The management structure of multilateral bodies needs change so as to reflect better the increasing prominence of emerging economies in the global order.
The $75-billion pledge by the BRICS countries — Brazil, Russia, India, China and South Africa — to the International Monetary Fund’s (IMF) latest $456-billion war chest signifies the increasing role that emerging economies are being called upon to play in the resolution of problems affecting the global economy. Regrettably, what it also underscores is that such support is not accompanied by any commitment on the part of entrenched industrialised nations to the redrawing of power equations in multilateral financial institutions, which would better reflect the new realities. The five BRICS countries have a combined voting share of slightly over 11 per cent in decision-making at the IMF, whereas they today account for between almost a fifth and over a fourth of the world’s GDP, depending on whether it is measured in nominal dollars or purchasing power parity (PPP) terms. On the other hand, the 37 per cent voting power of the top five – US, Japan, Germany, United Kingdom and France – is more or less in line with their overall share in the world economy.
No less incongruous is the fact that a growing proportion of the IMF’s resources is coming now from the BRICS and other emerging economies. The new $456-billion fund, plus an earlier $ 565-billion NAB (New Arrangements to Borrow) facility created after the 2008 global economic crisis, would dwarf quota subscriptions of member countries of some $ 310 billion that traditionally formed the IMF’s main source of financing. While the BRICS economies alone have contributed about 16 per cent of these post-crisis lendable facilities, it has, however, led to no corresponding changes in the IMF’s governance structure. Voting powers there are still linked to quota subscriptions, which have not been realigned to give greater say to fast-growing developing countries. This point was succinctly captured by the Prime Minister, Dr Manmohan Singh, while addressing the plenary session of the G-20 summit at Los Cabos, Mexico. The progress in quota reform at the IMF, he noted, “is proceeding more slowly than raising resources”.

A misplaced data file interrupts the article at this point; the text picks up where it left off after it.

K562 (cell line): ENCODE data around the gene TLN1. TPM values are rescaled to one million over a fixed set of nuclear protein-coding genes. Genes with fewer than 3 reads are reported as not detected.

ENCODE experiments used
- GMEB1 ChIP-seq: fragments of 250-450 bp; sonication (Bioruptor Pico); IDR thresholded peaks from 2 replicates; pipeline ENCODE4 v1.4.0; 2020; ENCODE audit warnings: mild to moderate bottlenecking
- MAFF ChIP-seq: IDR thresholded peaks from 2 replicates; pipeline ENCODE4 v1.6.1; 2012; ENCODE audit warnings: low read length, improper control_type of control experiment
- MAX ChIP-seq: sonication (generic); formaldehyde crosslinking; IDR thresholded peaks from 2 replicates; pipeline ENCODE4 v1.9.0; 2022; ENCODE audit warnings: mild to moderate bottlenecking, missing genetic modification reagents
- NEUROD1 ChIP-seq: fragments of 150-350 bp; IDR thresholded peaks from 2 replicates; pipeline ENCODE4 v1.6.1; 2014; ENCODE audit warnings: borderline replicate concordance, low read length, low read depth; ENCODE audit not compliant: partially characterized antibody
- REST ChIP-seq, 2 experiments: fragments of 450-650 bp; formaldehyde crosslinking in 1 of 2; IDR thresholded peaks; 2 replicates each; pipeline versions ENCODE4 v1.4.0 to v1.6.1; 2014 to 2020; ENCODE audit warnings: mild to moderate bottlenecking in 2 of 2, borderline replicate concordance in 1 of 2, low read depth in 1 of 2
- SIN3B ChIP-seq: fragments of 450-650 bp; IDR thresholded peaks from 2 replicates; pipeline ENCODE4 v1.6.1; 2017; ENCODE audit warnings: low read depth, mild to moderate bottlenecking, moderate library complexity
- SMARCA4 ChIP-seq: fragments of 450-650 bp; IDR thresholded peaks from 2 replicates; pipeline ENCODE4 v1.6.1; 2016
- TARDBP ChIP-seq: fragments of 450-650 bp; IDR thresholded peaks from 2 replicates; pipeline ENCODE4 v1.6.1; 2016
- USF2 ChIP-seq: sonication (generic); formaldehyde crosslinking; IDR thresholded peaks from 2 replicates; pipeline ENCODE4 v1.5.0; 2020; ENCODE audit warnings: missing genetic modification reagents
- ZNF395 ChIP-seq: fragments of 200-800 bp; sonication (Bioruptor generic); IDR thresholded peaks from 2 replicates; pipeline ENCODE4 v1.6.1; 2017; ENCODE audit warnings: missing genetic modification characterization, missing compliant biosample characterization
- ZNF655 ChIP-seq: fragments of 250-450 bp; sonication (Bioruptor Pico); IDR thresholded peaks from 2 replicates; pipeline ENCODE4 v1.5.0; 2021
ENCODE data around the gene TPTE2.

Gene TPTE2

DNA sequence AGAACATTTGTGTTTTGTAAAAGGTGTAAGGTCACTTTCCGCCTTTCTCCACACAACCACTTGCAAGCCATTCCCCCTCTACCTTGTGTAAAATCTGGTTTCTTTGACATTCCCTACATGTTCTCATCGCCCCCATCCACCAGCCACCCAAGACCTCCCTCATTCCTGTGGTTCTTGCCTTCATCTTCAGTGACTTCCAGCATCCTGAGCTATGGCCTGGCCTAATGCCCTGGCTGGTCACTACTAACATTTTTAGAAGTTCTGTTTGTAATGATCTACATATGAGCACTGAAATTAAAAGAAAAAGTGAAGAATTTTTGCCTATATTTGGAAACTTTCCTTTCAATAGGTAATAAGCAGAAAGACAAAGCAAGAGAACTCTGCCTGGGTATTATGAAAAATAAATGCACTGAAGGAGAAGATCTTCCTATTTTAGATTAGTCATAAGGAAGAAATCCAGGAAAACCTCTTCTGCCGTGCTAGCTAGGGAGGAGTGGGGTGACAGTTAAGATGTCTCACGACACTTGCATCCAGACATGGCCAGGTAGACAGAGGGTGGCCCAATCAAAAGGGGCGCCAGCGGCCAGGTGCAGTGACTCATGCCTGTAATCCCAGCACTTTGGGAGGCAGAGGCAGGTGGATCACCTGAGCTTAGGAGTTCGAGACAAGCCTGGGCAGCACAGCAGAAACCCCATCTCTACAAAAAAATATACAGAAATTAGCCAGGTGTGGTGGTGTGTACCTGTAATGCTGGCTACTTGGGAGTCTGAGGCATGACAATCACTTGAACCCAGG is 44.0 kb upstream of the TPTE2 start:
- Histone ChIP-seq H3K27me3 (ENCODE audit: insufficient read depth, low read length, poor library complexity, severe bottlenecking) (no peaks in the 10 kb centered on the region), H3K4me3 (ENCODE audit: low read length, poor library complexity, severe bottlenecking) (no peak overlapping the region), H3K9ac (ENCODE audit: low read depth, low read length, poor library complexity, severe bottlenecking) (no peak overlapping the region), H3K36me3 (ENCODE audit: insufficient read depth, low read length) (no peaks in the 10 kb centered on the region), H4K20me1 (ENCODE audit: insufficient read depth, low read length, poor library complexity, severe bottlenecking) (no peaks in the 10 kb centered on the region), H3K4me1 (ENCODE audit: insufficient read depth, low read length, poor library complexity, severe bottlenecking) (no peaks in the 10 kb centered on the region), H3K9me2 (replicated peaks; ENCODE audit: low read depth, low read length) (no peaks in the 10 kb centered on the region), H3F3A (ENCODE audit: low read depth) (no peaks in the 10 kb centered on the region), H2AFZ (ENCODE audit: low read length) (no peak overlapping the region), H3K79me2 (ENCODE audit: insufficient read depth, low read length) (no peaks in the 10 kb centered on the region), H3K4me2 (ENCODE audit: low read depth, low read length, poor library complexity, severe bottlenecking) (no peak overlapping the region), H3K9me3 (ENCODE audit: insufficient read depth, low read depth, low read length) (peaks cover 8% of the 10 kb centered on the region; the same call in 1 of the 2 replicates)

The need for fundamental governance reforms in multilateral bodies — from IMF and World Bank to the World Trade Organisation or even the United Nations — to accommodate the concerns of emerging and developing economies is important also in the light of a completely new phenomenon: IMF’s top three borrowers today are not the likes of Mexico, Argentina and Indonesia, but Greece, Portugal and Ireland. If the enormous expansion that has taken place in the IMF’s resources in the last few years would be largely going towards rescuing banks and governments in rich countries, it could potentially impact multilateral fund flows to economies starved of even basic physical and social infrastructure. That is all the more reason for the BRICS and others to seek a greater say in decision-making in these forums. Pushing for IMF quotas that assign economic weights based on GDP at PPP, as suggested by Dr Singh, may not be a bad start.